Session 5b: E-commerce & Ads

Date: Friday, Sept 18, 2015, 16:30-18:00
Location: HS 5
Chair: Paolo Cremonesi

  • Selection and Ordering of Linear Online Video Ads
    by Wreetabrata Kar, Viswanathan Swaminathan and Paulo Albuquerque

    This paper studies the selection and ordering of in-stream ads in videos shown in online content publishers. We propose an allocation algorithm that uses a collective measure of price and quality for each ad and factors in slot-specific continuation probabilities to maximize publisher revenue. The algorithm is based on cascade models and uses a dynamic programming method to assign linear (video) ads to slots in an online video. The approach accounts for the negative externality created by lower quality ads placed in a video, leading to viewer exit and thereby preventing the publisher from showing the subsequent ads scheduled in that session. Our algorithm is scalable and suited for real-time applications. A large log of viewer activity from a video ad platform is used to empirically test the algorithm. A series of simulations show that our algorithm, when compared to other algorithms currently practiced in industry, generates more revenue for the publisher and increases viewer retention.

  • Adaptation and Evaluation of Recommendations for Short-term Shopping Goals
    by Dietmar Jannach, Lukas Lerche and Michael Jugovac

    An essential characteristic in many of e-commerce settings is that website visitors can have very specific short-term shopping goals when they browse the site. Relying solely on long-term user models that are pre-trained on historical data can therefore be insufficient for recommendation. Simple “real-time” recommendation approaches based, e.g., on unpersonalized co-occurrence patterns, on the other hand do not fully exploit the available information about the user’s long-term preference profile.

    In this work, we aim to explore and quantify the effectiveness of using and combining long-term models and short-term adaptation strategies. We conducted an empirical evaluation based on a novel evaluation design and two real-world datasets. The results indicate that maintaining short-term content-based and recency-based profiles of the visitors can lead to significant accuracy increases. At the same time, the experiments show that the choice of the algorithm for learning the long term preferences is particularly important at the beginning of new shopping sessions.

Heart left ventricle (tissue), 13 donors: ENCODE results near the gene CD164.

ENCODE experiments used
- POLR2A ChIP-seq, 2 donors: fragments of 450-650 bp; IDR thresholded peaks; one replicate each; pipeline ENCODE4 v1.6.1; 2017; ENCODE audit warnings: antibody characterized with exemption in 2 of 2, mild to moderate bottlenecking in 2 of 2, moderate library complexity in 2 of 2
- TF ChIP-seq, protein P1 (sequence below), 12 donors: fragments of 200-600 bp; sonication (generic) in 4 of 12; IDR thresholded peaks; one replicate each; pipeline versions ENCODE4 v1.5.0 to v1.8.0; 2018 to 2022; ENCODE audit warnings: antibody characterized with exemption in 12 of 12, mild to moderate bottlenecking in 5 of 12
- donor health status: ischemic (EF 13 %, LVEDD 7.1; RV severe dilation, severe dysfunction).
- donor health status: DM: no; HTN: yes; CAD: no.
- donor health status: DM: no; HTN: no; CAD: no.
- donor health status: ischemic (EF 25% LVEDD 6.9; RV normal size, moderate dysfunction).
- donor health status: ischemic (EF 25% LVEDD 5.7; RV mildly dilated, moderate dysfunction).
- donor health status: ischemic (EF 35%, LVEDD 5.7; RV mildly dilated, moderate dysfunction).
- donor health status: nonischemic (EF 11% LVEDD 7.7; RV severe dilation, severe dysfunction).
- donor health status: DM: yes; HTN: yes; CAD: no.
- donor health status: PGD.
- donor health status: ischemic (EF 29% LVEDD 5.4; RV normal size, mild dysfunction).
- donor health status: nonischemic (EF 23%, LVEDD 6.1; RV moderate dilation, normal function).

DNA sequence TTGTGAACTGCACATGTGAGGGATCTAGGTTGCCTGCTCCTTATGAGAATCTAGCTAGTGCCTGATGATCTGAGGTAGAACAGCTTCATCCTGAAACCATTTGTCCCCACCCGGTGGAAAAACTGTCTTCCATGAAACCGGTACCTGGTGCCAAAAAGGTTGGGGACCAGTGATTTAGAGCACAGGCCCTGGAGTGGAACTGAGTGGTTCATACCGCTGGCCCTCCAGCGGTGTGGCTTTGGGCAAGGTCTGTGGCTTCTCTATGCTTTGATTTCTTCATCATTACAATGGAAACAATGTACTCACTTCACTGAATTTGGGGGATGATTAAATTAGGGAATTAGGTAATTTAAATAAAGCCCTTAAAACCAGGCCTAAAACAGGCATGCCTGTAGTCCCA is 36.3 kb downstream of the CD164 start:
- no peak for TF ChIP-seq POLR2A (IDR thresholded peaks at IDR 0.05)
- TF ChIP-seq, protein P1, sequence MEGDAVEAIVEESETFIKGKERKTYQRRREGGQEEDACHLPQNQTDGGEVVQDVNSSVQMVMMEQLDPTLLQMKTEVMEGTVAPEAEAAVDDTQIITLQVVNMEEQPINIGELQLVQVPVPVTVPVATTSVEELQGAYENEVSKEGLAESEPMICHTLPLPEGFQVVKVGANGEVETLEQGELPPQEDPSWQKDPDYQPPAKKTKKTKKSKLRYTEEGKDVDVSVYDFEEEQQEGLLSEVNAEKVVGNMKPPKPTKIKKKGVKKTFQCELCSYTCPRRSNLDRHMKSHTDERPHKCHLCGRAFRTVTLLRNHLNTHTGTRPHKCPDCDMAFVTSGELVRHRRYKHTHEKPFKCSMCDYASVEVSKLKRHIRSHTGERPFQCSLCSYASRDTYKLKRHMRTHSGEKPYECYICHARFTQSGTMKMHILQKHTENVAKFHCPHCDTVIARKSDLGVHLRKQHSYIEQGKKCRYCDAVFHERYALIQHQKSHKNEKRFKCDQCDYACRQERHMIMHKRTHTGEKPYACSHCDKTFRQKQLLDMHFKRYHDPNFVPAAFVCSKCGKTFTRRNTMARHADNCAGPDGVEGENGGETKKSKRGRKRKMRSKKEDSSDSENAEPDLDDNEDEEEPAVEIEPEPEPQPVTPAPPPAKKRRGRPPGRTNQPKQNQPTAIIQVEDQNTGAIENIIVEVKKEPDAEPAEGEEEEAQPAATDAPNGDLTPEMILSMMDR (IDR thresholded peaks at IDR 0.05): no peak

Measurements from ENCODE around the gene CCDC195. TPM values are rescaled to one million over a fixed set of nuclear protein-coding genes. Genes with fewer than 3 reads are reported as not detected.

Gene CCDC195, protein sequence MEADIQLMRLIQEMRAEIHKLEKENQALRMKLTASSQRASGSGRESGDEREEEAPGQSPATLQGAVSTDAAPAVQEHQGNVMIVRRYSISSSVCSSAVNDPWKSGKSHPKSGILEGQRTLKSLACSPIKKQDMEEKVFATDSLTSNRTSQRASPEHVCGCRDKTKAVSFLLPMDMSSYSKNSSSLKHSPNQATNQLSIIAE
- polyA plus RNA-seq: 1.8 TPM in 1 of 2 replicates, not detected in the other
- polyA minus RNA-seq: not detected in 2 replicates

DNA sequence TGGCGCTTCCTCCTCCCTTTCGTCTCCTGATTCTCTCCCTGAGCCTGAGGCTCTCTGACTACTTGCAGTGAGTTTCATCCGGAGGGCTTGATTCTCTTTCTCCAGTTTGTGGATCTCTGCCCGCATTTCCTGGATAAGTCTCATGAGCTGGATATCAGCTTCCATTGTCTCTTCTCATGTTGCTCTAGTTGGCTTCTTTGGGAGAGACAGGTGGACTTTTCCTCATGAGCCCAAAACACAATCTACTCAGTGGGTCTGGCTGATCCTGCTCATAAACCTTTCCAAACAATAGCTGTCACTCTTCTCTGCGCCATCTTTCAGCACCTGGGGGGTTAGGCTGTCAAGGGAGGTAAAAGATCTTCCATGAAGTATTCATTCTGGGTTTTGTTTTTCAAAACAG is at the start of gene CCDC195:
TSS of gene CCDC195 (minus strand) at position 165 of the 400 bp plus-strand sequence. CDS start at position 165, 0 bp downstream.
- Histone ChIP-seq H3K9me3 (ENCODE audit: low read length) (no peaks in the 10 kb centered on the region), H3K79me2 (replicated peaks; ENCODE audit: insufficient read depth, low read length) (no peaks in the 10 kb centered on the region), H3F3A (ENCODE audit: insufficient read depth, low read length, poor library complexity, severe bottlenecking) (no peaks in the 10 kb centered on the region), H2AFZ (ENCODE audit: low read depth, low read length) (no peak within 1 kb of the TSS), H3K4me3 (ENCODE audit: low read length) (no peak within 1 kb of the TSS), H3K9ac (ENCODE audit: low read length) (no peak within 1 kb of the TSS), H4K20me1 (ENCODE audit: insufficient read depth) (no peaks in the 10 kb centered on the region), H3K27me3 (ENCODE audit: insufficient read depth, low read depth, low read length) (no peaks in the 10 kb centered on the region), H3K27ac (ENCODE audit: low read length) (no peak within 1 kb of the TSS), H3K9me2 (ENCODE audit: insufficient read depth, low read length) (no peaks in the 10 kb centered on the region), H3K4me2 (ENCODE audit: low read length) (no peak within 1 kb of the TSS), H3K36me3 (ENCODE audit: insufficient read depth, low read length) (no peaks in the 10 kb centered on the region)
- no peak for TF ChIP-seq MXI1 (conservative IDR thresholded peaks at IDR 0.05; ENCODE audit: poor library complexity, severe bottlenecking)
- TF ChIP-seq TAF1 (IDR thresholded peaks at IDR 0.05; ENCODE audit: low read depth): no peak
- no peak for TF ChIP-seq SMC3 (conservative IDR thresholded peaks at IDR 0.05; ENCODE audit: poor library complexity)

• E-commerce Recommendation with Personalized Promotion
    by Qi Zhao, Yi Zhang, Daniel Friedman and Fangfang Tan

    Most existing e-commerce recommender systems aim to recommend the right products to a consumer, assuming the properties of each product are fixed. However, some properties, including price discount, can be personalized to respond to each consumer’s preference. This paper studies how to automatically set the price discount when recommending a product, in light of the fact that the price often will alter a consumer’s purchase decision. The key to optimizing the discount is to predict consumer’s willingness-to-pay (WTP), namely, the highest price a consumer is willing to pay for a product. Purchase data used by traditional e-commerce recommender systems provide points below or above the decision boundary. In this paper we collected training data to better predict the decision boundary. We implement a new e-commerce mechanism adapted from laboratory lottery and auction experiments that elicit a rational customer’s exact WTP for a small subset of products, and use a machine learning algorithm to predict the customer’s WTP for other products. The mechanism is implemented on our own e-commerce website that leverages Amazon’s data and subjects recruited via Mechanical Turk. The experimental results demonstrate that the proposed approach can better predict WTP, dramatically improve conversion rate and sales revenue.

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